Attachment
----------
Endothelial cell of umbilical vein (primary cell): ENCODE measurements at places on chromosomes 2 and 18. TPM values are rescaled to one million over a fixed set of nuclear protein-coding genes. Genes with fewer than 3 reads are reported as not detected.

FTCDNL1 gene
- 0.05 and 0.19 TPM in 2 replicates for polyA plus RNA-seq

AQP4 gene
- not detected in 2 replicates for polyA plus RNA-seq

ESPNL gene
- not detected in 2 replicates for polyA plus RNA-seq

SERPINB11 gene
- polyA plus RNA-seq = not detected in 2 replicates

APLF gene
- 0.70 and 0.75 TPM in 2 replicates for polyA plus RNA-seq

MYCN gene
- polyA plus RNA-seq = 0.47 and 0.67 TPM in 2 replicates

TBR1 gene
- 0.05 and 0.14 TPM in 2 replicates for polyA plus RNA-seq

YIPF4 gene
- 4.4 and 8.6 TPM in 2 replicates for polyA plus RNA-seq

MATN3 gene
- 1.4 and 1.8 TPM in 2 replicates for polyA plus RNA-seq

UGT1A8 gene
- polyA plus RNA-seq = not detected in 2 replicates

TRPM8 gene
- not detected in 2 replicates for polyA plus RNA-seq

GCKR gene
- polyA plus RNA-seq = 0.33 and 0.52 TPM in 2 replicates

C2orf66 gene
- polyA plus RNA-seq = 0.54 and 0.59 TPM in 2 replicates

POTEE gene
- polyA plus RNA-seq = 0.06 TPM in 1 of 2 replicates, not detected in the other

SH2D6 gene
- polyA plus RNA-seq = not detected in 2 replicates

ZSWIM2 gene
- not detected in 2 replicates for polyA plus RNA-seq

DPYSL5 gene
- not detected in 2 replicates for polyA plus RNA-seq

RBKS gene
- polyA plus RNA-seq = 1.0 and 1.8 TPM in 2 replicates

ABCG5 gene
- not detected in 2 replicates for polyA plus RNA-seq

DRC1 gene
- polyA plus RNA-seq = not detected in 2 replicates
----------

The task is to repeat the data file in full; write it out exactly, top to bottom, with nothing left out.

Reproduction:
Endothelial cell of umbilical vein (primary cell): ENCODE measurements at places on chromosomes 2 and 18. TPM values are rescaled to one million over a fixed set of nuclear protein-coding genes. Genes with fewer than 3 reads are reported as not detected.

FTCDNL1 gene
- 0.05 and 0.19 TPM in 2 replicates for polyA plus RNA-seq

AQP4 gene
- not detected in 2 replicates for polyA plus RNA-seq

ESPNL gene
- not detected in 2 replicates for polyA plus RNA-seq

SERPINB11 gene
- polyA plus RNA-seq = not detected in 2 replicates

APLF gene
- 0.70 and 0.75 TPM in 2 replicates for polyA plus RNA-seq

MYCN gene
- polyA plus RNA-seq = 0.47 and 0.67 TPM in 2 replicates

TBR1 gene
- 0.05 and 0.14 TPM in 2 replicates for polyA plus RNA-seq

YIPF4 gene
- 4.4 and 8.6 TPM in 2 replicates for polyA plus RNA-seq

MATN3 gene
- 1.4 and 1.8 TPM in 2 replicates for polyA plus RNA-seq

UGT1A8 gene
- polyA plus RNA-seq = not detected in 2 replicates

TRPM8 gene
- not detected in 2 replicates for polyA plus RNA-seq

GCKR gene
- polyA plus RNA-seq = 0.33 and 0.52 TPM in 2 replicates

C2orf66 gene
- polyA plus RNA-seq = 0.54 and 0.59 TPM in 2 replicates

POTEE gene
- polyA plus RNA-seq = 0.06 TPM in 1 of 2 replicates, not detected in the other

SH2D6 gene
- polyA plus RNA-seq = not detected in 2 replicates

ZSWIM2 gene
- not detected in 2 replicates for polyA plus RNA-seq

DPYSL5 gene
- not detected in 2 replicates for polyA plus RNA-seq

RBKS gene
- polyA plus RNA-seq = 1.0 and 1.8 TPM in 2 replicates

ABCG5 gene
- not detected in 2 replicates for polyA plus RNA-seq

DRC1 gene
- polyA plus RNA-seq = not detected in 2 replicates